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ACE Files Brief in Support of the University of Minnesota in Student Discipline Case

December 07, 2011


ACE filed an amicus brief today in the case Tatro v. the University of Minnesota, which deals with the university’s right to address threats and enforce academic codes of conduct and professional ethics.

In November 2009, Amanda Tatro was a student in the University of Minnesota’s (UMN) mortuary science program. In November and December, Tatro posted comments on her Facebook page that upset and frightened her peers and professors. One comment suggested she was going to hide a scalpel up her sleeve; one suggested she would be taking out her aggression with a trocar (a sharp instrument used in the mortuary lab); yet another said “I still want to stab a certain someone in the neck with a trocar.” A final post suggested that Tatro had taken a lock of her cadaver’s hair and kept it in her pocket.

When these Facebook postings were brought to UMN’s attention, the university called the police. Although the police did not bring charges, the university called a disciplinary hearing to address the matter.

Before the hearing, Tatro went to the local media with her Facebook postings, prompting outcry from donors and beneficiaries of the willed-bodies program at the university. Many were concerned with Tatro’s disrespectful talk of “playing with” her cadaver and taking a lock of hair.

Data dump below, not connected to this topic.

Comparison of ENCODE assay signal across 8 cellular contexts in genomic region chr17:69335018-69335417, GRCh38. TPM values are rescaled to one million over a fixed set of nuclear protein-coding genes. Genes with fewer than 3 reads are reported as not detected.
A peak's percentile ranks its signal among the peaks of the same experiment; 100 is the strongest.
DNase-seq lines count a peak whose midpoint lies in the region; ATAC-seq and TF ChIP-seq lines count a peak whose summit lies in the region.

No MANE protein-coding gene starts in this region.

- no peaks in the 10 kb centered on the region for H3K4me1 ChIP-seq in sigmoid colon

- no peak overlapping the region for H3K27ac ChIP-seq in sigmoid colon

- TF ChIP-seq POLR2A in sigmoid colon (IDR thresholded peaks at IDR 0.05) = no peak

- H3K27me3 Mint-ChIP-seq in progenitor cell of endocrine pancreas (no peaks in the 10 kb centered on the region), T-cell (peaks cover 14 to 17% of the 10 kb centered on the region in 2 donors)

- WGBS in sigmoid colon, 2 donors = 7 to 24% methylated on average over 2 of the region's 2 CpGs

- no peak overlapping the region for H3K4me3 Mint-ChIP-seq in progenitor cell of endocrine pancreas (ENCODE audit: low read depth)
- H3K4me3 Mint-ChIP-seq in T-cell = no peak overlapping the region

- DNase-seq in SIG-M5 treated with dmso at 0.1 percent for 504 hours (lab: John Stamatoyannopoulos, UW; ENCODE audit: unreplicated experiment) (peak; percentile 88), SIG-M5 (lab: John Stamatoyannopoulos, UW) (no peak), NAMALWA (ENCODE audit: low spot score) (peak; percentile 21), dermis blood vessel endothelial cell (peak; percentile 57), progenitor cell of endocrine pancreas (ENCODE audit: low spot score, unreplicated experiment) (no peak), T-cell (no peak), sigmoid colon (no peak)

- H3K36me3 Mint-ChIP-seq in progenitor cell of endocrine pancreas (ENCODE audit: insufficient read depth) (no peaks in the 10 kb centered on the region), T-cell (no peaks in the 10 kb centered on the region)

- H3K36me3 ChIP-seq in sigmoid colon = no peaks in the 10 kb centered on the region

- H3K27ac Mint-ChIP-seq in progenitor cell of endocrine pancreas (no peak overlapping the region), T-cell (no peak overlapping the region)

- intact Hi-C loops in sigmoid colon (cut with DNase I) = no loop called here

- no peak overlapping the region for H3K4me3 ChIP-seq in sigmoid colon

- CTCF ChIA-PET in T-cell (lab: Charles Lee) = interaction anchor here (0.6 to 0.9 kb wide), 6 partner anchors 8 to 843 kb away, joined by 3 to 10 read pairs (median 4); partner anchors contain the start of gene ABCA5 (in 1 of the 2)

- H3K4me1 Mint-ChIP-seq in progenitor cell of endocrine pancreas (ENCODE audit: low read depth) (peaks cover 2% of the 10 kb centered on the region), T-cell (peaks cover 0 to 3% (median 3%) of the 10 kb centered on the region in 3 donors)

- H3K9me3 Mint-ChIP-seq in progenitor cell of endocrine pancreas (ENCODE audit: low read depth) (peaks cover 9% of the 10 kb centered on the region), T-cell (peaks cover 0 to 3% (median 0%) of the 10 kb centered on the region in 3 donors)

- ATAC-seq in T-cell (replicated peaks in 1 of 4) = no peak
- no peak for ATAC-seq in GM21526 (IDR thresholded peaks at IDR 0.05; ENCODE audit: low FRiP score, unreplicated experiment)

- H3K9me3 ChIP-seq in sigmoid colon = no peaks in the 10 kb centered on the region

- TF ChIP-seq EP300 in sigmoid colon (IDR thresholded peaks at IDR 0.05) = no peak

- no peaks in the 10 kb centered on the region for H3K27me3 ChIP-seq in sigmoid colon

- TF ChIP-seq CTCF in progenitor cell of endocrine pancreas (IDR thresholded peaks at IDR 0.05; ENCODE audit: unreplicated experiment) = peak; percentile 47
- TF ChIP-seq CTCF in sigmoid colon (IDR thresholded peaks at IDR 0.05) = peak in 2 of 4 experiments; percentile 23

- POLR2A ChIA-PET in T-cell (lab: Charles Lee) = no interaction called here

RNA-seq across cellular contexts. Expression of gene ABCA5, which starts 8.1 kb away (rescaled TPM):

Tatro was ultimately required to undergo a psychiatric evaluation, accept a failing grade for her anatomy lab course, take an ethics class and write a letter to a faculty member about the issue of respect in the profession of mortuary science. Notably, she was not expelled from the university or the mortuary science program.

Tatro sued UNM, claiming infringement on her right to free speech. The university was successful in the lower courts, and Tatro has now appealed the case to the Supreme Court of Minnesota.

ACE’s brief in support of UMN emphasizes the threatening nature of Tatro’s Facebook postings, which violated student codes of conduct, and highlights the university’s desire to teach professional ethics in the field of mortuary science. ACE and amici curiae argue that in this case, the university’s determinations are entitled to deference under the tradition of academic freedom.

ACE is joined on the brief by the Association of American Medical Colleges, the Association of Public and Land-grant Universities, the Association of American Universities and the American Association of State Colleges and Universities.

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